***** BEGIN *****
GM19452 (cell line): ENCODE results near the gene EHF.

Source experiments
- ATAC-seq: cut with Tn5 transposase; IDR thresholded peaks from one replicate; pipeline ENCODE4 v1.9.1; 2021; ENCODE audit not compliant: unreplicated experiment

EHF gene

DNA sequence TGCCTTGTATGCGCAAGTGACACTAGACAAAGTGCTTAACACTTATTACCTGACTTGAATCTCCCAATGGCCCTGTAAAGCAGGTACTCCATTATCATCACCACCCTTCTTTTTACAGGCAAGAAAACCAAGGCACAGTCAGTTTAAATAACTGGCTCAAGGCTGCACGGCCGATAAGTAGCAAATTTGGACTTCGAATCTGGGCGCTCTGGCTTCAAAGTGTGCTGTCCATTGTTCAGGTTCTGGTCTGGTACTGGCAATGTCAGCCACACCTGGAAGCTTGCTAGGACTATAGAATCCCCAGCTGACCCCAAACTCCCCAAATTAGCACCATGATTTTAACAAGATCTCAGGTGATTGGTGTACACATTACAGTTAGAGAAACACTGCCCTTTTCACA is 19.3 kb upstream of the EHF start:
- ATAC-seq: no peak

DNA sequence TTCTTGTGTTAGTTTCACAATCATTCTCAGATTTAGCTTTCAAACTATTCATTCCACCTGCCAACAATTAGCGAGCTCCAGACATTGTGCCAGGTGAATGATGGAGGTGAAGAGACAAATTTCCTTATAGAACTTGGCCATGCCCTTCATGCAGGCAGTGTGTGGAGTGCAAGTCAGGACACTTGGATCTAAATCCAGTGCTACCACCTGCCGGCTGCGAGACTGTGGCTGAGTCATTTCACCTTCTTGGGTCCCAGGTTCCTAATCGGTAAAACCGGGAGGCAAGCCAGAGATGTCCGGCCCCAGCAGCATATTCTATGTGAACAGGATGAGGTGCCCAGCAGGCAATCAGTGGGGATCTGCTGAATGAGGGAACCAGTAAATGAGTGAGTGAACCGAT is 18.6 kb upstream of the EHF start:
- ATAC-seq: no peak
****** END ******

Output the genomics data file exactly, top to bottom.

GM19452 (cell line): ENCODE results near the gene EHF.

Source experiments
- ATAC-seq: cut with Tn5 transposase; IDR thresholded peaks from one replicate; pipeline ENCODE4 v1.9.1; 2021; ENCODE audit not compliant: unreplicated experiment

EHF gene

DNA sequence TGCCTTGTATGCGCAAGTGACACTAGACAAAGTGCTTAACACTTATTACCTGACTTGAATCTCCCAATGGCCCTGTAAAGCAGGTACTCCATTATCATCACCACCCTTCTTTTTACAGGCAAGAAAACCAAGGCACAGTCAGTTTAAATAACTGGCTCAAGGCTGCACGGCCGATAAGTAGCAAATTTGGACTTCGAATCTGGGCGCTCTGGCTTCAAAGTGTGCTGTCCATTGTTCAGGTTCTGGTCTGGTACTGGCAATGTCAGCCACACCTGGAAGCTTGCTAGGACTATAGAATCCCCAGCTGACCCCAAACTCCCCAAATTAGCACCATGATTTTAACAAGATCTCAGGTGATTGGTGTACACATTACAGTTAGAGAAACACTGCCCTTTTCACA is 19.3 kb upstream of the EHF start:
- ATAC-seq: no peak

DNA sequence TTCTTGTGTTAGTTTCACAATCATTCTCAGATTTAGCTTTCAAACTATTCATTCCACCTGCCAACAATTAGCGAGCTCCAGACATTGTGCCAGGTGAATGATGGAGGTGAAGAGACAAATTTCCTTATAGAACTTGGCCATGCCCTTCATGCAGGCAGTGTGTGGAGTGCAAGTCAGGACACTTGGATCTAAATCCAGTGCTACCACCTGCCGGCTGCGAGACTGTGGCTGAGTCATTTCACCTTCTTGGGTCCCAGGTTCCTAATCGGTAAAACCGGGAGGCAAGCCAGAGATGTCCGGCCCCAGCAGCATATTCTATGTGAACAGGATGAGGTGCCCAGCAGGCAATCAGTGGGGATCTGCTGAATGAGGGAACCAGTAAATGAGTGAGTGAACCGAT is 18.6 kb upstream of the EHF start:
- ATAC-seq: no peak